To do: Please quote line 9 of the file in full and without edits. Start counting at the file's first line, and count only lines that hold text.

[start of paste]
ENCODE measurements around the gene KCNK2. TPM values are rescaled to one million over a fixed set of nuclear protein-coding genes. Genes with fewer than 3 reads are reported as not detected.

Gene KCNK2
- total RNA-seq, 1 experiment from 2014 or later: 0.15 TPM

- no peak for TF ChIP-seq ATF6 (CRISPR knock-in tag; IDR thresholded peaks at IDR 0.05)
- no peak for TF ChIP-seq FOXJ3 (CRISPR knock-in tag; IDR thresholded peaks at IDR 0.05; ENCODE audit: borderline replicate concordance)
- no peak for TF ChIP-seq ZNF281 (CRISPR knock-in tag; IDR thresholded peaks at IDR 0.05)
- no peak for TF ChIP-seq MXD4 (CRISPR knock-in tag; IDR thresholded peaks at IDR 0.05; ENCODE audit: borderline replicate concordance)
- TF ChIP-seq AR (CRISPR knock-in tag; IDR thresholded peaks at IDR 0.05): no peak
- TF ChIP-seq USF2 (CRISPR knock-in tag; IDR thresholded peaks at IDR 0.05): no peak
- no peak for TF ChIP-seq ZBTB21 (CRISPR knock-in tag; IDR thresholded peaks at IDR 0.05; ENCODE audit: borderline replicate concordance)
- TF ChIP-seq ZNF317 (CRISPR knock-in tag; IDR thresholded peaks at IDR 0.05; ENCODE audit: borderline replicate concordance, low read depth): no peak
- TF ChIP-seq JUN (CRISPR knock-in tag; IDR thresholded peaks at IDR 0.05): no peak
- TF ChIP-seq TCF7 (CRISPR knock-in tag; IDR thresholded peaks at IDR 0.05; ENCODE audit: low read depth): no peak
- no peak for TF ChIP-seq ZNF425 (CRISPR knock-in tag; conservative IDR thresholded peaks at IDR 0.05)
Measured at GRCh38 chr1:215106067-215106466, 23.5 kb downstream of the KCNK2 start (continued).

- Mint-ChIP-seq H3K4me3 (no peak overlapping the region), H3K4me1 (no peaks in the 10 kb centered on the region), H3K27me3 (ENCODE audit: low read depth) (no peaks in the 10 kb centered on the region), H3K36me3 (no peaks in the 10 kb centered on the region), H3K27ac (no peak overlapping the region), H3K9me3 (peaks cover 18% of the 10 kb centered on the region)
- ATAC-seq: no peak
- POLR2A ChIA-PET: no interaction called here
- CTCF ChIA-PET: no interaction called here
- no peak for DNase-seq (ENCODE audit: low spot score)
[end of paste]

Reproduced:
- TF ChIP-seq USF2 (CRISPR knock-in tag; IDR thresholded peaks at IDR 0.05): no peak